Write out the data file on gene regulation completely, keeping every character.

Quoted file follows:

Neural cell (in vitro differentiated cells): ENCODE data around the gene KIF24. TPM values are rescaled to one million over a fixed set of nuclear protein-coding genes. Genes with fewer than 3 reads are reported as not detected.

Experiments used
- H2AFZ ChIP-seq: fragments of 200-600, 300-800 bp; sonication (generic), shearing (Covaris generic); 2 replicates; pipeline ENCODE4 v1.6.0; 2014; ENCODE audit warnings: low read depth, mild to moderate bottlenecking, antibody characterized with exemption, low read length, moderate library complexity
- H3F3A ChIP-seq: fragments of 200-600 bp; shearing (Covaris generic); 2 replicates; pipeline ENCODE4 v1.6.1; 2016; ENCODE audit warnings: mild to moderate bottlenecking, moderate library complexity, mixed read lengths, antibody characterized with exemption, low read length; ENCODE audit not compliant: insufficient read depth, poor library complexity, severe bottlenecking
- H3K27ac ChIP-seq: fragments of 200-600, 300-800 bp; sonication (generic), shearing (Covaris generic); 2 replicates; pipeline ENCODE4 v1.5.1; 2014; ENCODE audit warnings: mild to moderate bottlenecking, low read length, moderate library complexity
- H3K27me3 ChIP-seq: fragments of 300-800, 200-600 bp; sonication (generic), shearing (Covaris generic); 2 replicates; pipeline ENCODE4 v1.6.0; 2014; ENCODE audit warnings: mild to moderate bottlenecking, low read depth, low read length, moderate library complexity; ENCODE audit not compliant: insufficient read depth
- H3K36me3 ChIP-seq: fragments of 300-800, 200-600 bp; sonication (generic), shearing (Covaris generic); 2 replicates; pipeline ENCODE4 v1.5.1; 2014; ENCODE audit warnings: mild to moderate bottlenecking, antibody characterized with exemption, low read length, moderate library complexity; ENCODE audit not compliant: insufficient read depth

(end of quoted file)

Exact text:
Neural cell (in vitro differentiated cells): ENCODE data around the gene KIF24. TPM values are rescaled to one million over a fixed set of nuclear protein-coding genes. Genes with fewer than 3 reads are reported as not detected.

Experiments used
- H2AFZ ChIP-seq: fragments of 200-600, 300-800 bp; sonication (generic), shearing (Covaris generic); 2 replicates; pipeline ENCODE4 v1.6.0; 2014; ENCODE audit warnings: low read depth, mild to moderate bottlenecking, antibody characterized with exemption, low read length, moderate library complexity
- H3F3A ChIP-seq: fragments of 200-600 bp; shearing (Covaris generic); 2 replicates; pipeline ENCODE4 v1.6.1; 2016; ENCODE audit warnings: mild to moderate bottlenecking, moderate library complexity, mixed read lengths, antibody characterized with exemption, low read length; ENCODE audit not compliant: insufficient read depth, poor library complexity, severe bottlenecking
- H3K27ac ChIP-seq: fragments of 200-600, 300-800 bp; sonication (generic), shearing (Covaris generic); 2 replicates; pipeline ENCODE4 v1.5.1; 2014; ENCODE audit warnings: mild to moderate bottlenecking, low read length, moderate library complexity
- H3K27me3 ChIP-seq: fragments of 300-800, 200-600 bp; sonication (generic), shearing (Covaris generic); 2 replicates; pipeline ENCODE4 v1.6.0; 2014; ENCODE audit warnings: mild to moderate bottlenecking, low read depth, low read length, moderate library complexity; ENCODE audit not compliant: insufficient read depth
- H3K36me3 ChIP-seq: fragments of 300-800, 200-600 bp; sonication (generic), shearing (Covaris generic); 2 replicates; pipeline ENCODE4 v1.5.1; 2014; ENCODE audit warnings: mild to moderate bottlenecking, antibody characterized with exemption, low read length, moderate library complexity; ENCODE audit not compliant: insufficient read depth